This is played out in different ways in different Protestant churches. It seems to me that it is taken most seriously by the non-denominational 'Bible churches' and the other neo-Evangelical groups who are not in the habit of writing authoritative doctrinal statements. In these cases, the Bible is simply identical with Church dogma. To be orthodox is to believe the Bible in all things; to be heterodox is to disagree with the Bible at some point.

On the other hand, most traditional Protestant denominations do write doctrinal statements intended to be authoritative at leats in some degree, and therefore to define dogma (for that particular denomination). The difference here, however, is that unlike the council statements of Catholicism and Orthodoxy, these statements are considered valid only insofar as they can be seen to derive from Scripture, and they do not consider them to define Christian dogma, but only the dogma of that one denomination. (Note the "be seen to" - in Orthodoxy the decisions of ecumenical councils and all other matters of dogma are considered in principle to have their source in Scripture, but if some particular person or group is unable to see how they are derived, this is irrelevant because the councils are infallible.) That is, I understand (and I may be wrong, I am no expert) that the Presbyterian Church teaches something like: "we say that the Westminster Confession is a correct interpretation of Scripture, and in order to be an orthodox Presbyterian you must agree with this; however, our interpretation of Scripture is not infallible, and if our interpretation should happen to be incorrect, it doesn't particularly matter whether or not you are an orthodox Presbyterian. Our interpretation is fallible; the Scripture is not." Now, another question is as to whether someone who misinterpreted the Scripture on a matter not dealt with in the Confession would be considred heterodox. I'm not sure about this, but I suspect not. If, then, my understanding of the Presbyterian position is correct (and there's some extrapolation going on here, so I'm really not very certain), Presbyterian dogma is derived from Scripture but not identical with Scripture. If the Presbyterian Church doesn't actually teach something like this, I'm sure some other church does, which is sufficient for this discussion.

Now, I mentioned that there were some problems with the Protestant understanding that 'Scripture alone is a source of Church dogma,' although, as I said, I think this formulation is, on the whole, quite reasonable. The first problem I want to point out is, from where do we derive the canon? The obvious step, as I see it, is to say that Protestant Church dogmatics takes the canon of Scripture and the authority thereof as an axiom of the system, and builds from there. Now, this may be a perfectly good system, but you will need some explanation outside the system itself for why we ought to accept this system and not some other, and this will be difficult.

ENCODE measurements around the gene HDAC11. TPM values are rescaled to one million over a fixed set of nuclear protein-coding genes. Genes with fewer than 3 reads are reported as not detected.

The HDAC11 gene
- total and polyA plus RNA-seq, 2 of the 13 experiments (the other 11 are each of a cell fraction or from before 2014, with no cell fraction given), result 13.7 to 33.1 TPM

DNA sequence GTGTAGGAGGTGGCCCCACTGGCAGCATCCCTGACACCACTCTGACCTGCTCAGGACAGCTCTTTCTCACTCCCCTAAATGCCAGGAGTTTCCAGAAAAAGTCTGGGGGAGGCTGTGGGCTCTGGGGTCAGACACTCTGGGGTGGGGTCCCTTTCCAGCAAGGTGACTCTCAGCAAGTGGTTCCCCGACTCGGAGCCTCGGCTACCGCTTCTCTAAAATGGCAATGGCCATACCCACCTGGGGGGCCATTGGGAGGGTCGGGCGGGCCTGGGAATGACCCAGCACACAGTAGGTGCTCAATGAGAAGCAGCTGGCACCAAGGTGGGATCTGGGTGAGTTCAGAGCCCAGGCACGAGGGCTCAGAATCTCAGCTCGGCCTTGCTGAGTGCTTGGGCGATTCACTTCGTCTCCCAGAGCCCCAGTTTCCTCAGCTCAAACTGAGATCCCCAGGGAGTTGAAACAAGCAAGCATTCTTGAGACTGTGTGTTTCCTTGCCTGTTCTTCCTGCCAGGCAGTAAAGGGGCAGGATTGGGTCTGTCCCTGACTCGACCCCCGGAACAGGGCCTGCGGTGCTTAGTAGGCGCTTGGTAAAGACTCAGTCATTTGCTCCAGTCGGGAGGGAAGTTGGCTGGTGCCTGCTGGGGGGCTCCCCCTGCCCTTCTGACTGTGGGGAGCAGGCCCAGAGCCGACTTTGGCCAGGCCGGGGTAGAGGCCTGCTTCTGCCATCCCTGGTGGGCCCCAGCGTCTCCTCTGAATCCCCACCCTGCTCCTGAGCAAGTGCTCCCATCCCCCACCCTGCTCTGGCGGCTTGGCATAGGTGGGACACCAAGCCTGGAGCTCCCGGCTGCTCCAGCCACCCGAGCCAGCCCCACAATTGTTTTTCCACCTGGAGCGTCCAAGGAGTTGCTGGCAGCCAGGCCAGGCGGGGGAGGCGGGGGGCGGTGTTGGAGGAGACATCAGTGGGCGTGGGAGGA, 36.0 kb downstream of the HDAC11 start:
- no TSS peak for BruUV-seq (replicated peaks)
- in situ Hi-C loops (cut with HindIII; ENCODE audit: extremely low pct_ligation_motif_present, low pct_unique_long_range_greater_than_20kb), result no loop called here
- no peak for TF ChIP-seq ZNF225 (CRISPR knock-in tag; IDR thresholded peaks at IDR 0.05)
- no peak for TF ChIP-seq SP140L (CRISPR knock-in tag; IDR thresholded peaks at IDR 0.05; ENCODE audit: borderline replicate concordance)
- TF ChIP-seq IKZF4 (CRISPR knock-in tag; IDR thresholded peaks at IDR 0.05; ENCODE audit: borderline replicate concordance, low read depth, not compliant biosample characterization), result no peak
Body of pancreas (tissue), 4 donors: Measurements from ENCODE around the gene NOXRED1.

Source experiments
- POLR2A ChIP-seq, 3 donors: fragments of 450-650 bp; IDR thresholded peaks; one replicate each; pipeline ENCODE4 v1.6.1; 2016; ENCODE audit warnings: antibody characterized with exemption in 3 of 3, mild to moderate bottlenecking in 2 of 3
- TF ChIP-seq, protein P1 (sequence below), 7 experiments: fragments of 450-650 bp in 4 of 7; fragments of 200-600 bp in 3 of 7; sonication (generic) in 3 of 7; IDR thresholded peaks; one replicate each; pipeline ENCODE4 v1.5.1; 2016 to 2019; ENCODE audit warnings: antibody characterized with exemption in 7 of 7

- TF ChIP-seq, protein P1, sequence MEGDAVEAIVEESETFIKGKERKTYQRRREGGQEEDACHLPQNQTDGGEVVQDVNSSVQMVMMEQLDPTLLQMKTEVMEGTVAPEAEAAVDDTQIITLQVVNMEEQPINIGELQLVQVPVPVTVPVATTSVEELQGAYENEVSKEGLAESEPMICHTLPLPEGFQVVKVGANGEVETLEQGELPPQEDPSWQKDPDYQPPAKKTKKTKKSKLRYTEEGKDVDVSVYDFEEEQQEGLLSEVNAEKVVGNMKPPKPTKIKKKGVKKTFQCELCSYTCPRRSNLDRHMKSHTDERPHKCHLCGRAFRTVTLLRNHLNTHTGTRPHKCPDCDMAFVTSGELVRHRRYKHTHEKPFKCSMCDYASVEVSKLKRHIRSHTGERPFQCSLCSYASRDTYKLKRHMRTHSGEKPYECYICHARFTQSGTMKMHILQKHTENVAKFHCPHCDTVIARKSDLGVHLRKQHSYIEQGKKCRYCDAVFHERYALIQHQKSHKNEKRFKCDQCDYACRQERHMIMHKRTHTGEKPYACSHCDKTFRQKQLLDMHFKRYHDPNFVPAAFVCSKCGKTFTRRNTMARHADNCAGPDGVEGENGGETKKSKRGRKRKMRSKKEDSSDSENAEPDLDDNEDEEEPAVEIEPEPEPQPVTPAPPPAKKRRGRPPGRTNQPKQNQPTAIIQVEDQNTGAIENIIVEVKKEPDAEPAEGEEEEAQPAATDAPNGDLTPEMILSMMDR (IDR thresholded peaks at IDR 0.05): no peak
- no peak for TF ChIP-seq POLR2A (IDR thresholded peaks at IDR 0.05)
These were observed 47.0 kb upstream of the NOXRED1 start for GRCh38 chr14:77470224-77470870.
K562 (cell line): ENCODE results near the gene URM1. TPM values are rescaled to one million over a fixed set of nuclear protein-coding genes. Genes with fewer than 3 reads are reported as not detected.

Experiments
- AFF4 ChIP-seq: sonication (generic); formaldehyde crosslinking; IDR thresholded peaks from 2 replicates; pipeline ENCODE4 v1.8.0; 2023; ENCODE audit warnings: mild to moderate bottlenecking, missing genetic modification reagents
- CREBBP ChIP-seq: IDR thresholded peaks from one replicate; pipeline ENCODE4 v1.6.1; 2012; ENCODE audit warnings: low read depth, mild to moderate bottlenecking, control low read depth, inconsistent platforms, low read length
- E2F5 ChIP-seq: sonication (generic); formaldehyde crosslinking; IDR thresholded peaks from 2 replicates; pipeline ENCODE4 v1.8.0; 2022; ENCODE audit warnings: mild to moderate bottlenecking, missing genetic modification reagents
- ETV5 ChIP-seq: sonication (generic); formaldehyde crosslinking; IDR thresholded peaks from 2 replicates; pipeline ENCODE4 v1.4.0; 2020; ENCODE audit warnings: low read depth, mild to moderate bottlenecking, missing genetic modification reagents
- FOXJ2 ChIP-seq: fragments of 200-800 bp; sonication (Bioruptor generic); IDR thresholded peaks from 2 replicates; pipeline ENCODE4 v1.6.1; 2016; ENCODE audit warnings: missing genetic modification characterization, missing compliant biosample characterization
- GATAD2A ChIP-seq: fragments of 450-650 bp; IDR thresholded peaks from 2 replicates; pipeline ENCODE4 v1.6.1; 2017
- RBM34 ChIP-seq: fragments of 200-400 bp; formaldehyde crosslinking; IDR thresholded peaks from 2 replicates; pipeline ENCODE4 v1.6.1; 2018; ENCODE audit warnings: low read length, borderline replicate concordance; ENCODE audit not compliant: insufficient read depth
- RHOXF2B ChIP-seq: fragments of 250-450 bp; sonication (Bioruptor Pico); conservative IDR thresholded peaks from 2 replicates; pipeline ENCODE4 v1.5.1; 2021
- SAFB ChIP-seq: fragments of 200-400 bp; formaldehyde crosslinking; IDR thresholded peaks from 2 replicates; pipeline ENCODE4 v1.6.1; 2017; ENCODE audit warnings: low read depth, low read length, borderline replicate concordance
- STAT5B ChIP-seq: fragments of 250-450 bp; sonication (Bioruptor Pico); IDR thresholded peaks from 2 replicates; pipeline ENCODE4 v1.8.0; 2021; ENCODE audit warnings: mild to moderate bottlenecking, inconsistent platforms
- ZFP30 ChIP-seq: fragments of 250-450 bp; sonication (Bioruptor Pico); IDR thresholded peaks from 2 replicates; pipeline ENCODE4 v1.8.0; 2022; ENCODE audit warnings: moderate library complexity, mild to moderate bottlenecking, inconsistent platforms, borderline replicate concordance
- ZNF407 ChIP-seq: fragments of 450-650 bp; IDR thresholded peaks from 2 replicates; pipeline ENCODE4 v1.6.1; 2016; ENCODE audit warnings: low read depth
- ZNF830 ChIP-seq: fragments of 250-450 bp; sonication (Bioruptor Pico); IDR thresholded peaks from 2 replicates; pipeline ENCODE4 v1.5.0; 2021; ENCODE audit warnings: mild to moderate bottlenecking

The second problem is that there seem to be some clear (to me) cases of Christian dogma that are not obviously uniquely deriveable from Scripture. For example, consider the formulation of the trinity as three persons (Greek hupostaseis and/or prosopa, Latin personae) in one substance/essence (Greek ousia, Latin essentia and/or substantia). This type of formulation is extremely common in the Christian tradition, and is derived primarily from the Chalcedonian Creed. However, I don't think we can say that it is obviously uniquely deriveable from Scripture; that is, there is no reason to say that someone looking at Scripture by some particular method that did not include granting some authority to tradition would lead many people to come independently to this conclusion. What is in Scripture is this paradox: the Father is fully God, the Son is fully God, the Holy Spirit is fully God, there is only one God. Any number of formulations of the solution could be compatible with the Scripture, but one in particular is generally believed to be part of Christian dogma.

This, I take it, is much more difficult than the first problem. One possible solution is for Protestants to 'bite the bullet' as it were, and say that only the paradox itself (and the statement that there exists some solution) is really Christian dogma, and someone who denied that God existed as three persons in one substance (but believed in some other solution to the paradox, or that there was a solution but we didn't know it) would not in fact be heterodox. This is a difficult thing for a Christian to say, but I suppose it's not totally absurd. Another thing that could be done is to invoke the proviso that many Protestant statements include to the effect that believers must interpret the Scripture in community with the Church (that is, the 'invisible' Church, not any particular hierarchy or institution), and to say that the Church has always and everywhere proclaimed this and, while the Church has less authority than the Scripture, it is to some degree an authoritative interpreter of the Scripture and as such where it has reached a concensus it cannot be wrong. Then we will have to ask whether this is really a true concensus (what is or isn't the Church? Is the WHOLE Church really in consensus?). At this point perhaps the statement that Scripture is the only source of Church dogma is a matter of purely theoretical interest, because in actual practice we have to look at other sources. Furthermore, in this case the Protestant view would differ from the Orthodox only in that Protestants are not convinced that all seven (or any?) ecumenical councils really represent consensuses of the Church.

So, as I said, I have questions rather than answers. Do other Christian groups have different views than those I have listed, as to the proper sources of dogma? Are there solutions to the problems in the Protestant view that I have listed? (I bring up objections to the Protestant view rather than to the others, because it is the one that I have accepted in the past and would like to continue to accept.)

Posted by kpearce at 10:00 PM | Comments (10) | TrackBack